A blast from the past

17 Oct

If my shih tzu were to travel more than 1000 years back to the imperial palaces of China, he would be spoiled rotten by emperors and Buddhists. Not because he’s cute, but because back in 618, during the Tang dynasty, shih tzus were considered sacred.

Court ladies pampered shih tzus in the palace.

Originally, a cross breed between the Lhasa and the Pekingese, these dogs sat among emperors and empresses. According to paintings and sculptures, shih tzus were first brought to China by Buddhists living in the Tibetan mountains. Buddhists saw the shih tzus as earthly representations of the sacred Buddhist lion, which represented honour and strength in their culture. It was for that reason that shih tzus were never sold, but given away as gifts.

When a Buddhist gave away a shih tzu to the emperor of China, they got their name “lion dogs”. From their gold coat to their furry faces, Shih tzus had similar features to lions, enough for the Chinese to call them “lion dogs”.

When I look at my shih tzu, I don’t necessarily think of lion, but I can see why the Chinese may have thought they were lions in the past. These dogs are carnivores who are very territorial with their food. If someone were to try and take a bone away from my shih tzu, he would not hesitate to bite and growl. Not only in food are they similar to lions, but in territory as well. My shih tzu marks his territory everywhere we go to deter other dogs.

The breed grew after a woman by the name of Lady Brownrigg visited China and bought a shih tzu back to England, breeding it with another shih tzu in order to spread the breed.

As more owners began breeding the shih tzu in different countries, the breed grew to become a well-known species across Europe. In addition, after world war II, military officers brought shih tzus home to their countries, which included United States and Canada.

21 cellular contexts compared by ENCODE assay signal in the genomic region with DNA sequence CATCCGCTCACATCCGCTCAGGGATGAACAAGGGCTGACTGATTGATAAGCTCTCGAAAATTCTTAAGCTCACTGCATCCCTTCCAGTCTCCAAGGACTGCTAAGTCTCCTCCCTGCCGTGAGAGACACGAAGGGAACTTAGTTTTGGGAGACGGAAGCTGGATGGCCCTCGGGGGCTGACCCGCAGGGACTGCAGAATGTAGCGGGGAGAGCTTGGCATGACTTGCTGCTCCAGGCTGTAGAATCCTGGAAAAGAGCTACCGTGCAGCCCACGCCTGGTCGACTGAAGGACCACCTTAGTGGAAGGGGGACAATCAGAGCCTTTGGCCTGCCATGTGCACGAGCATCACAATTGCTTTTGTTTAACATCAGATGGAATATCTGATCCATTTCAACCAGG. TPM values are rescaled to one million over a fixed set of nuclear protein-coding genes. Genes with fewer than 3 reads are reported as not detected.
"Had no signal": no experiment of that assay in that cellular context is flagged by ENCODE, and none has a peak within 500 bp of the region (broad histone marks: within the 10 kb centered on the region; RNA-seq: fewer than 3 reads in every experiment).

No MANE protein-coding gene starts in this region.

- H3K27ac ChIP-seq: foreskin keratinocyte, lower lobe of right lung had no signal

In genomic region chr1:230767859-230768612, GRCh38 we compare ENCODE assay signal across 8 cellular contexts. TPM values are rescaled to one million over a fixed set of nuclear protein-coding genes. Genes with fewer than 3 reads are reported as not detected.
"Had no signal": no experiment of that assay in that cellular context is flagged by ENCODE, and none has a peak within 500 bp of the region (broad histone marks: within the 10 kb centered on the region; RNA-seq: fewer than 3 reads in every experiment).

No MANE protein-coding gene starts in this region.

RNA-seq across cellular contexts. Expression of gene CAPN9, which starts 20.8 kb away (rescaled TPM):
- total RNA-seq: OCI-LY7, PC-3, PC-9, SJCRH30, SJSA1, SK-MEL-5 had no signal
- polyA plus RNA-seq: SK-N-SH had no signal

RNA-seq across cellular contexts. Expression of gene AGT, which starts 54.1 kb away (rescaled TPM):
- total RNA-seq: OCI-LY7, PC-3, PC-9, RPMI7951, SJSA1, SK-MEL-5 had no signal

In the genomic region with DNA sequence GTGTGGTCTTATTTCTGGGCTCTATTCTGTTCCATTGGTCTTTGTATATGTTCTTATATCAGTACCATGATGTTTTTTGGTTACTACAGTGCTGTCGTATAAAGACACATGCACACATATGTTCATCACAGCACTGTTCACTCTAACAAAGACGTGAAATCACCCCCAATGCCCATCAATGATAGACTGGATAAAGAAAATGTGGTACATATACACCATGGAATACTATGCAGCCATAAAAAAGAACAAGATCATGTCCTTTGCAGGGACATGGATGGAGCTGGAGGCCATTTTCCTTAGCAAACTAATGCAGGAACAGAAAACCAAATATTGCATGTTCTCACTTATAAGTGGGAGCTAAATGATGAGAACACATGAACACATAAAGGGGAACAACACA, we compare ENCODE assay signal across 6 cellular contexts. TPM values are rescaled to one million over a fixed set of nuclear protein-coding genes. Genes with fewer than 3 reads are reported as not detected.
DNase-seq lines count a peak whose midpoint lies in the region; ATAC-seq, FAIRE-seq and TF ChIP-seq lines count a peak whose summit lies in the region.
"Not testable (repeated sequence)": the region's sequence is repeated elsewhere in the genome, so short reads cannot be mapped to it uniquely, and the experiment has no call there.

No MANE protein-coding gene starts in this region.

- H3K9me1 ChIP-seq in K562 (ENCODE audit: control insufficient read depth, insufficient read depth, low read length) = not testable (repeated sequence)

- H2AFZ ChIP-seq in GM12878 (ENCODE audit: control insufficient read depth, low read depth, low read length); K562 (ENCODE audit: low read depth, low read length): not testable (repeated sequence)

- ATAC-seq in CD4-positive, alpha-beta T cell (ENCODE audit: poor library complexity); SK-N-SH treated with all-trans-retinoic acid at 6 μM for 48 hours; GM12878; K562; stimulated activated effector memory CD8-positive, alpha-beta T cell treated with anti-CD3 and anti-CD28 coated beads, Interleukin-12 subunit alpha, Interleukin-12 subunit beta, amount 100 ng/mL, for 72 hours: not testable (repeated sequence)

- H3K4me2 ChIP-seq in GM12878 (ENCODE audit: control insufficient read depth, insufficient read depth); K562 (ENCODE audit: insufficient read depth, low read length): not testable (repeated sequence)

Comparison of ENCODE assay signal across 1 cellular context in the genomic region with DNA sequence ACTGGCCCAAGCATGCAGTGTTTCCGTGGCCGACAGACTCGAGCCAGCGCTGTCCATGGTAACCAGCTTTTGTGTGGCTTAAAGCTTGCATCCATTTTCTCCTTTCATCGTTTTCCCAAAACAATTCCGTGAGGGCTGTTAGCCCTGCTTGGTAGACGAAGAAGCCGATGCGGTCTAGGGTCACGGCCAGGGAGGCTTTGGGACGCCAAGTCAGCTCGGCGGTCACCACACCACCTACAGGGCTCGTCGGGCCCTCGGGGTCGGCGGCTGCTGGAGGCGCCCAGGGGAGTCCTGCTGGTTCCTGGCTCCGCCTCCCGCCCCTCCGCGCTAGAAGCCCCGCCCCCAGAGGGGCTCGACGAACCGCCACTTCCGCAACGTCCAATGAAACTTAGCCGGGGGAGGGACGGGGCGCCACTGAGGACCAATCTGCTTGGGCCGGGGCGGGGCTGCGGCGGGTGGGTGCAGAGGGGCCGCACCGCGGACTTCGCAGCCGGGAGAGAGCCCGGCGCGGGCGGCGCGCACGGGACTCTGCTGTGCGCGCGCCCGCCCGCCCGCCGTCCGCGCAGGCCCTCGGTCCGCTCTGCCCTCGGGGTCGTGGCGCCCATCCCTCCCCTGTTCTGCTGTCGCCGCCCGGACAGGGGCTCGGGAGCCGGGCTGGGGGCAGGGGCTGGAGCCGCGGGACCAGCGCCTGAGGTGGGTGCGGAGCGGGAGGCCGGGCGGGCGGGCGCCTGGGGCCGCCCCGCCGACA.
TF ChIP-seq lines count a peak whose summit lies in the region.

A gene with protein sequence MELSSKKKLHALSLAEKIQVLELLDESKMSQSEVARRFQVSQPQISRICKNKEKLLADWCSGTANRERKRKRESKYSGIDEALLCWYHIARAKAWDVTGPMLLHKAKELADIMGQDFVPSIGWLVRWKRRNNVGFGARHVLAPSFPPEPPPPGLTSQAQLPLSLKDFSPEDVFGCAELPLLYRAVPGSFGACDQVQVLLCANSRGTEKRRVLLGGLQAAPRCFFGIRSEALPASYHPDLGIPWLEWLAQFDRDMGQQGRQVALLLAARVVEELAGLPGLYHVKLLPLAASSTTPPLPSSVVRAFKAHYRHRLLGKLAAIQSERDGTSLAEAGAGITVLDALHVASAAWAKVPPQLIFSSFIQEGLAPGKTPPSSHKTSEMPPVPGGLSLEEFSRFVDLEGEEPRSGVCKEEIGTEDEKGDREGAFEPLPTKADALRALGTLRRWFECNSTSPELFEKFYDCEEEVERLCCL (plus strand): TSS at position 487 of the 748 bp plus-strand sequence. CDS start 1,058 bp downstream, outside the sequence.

And by 1961, the breed had grown to more than 100 pure shih tzus. In March 1969, shih tzus were officially registered in the American Kennel Club Stud book and noted as its own unique breed.

Today, if I look around my neighbourhood, there are many people who own shih tzus and breed them. They have become one of the most popular dogs in Canada and adored by many. Now when I look at my shih tzu, I don’t only think he’s a four-legged companion, but a noble pet that once upon a time, sat among royalty.

Cool facts:

  • All shih tzus can be traced back to fourteen dogs from England and China
  • Shih tzus were nicknamed “chrysanthemum dogs” because their hair grew in different directions on their face
  • The name shih tzu can be translated to lion dog in mandarin
  • The breed was originally an exotic mixture of Lhasa and Pekingese and regarded as ornamental dogs for people
  • The Dalai lama owned shih tzus and even presented a pair of shih tzus to the Imperial ruler of China








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